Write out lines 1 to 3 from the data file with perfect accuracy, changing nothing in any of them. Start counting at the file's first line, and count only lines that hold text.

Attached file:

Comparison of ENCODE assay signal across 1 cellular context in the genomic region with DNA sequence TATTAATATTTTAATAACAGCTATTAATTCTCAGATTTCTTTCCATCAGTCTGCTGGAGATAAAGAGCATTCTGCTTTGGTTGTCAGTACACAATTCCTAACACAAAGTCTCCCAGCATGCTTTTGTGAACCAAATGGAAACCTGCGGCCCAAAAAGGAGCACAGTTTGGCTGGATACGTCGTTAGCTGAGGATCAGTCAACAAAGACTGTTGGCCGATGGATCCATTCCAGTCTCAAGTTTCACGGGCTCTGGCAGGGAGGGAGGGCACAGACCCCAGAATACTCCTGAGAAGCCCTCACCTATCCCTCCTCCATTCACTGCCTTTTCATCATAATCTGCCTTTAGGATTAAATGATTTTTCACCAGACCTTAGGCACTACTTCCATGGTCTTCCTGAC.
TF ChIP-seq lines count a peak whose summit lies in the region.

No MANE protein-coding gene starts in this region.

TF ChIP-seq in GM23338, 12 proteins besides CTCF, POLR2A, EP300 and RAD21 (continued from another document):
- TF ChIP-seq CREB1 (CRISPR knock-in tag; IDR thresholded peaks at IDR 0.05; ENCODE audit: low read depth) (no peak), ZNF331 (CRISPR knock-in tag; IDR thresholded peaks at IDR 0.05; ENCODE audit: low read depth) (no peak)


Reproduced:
Comparison of ENCODE assay signal across 1 cellular context in the genomic region with DNA sequence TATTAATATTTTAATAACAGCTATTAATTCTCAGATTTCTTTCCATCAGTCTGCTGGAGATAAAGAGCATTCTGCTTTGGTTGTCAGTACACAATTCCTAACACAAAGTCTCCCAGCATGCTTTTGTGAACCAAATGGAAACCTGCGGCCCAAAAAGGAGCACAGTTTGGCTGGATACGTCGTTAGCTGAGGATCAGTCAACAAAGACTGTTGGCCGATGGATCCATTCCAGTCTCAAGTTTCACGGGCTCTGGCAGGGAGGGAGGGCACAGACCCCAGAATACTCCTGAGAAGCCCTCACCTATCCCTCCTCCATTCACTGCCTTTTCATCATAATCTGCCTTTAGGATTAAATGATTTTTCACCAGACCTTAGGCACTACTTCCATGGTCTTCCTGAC.
TF ChIP-seq lines count a peak whose summit lies in the region.

No MANE protein-coding gene starts in this region.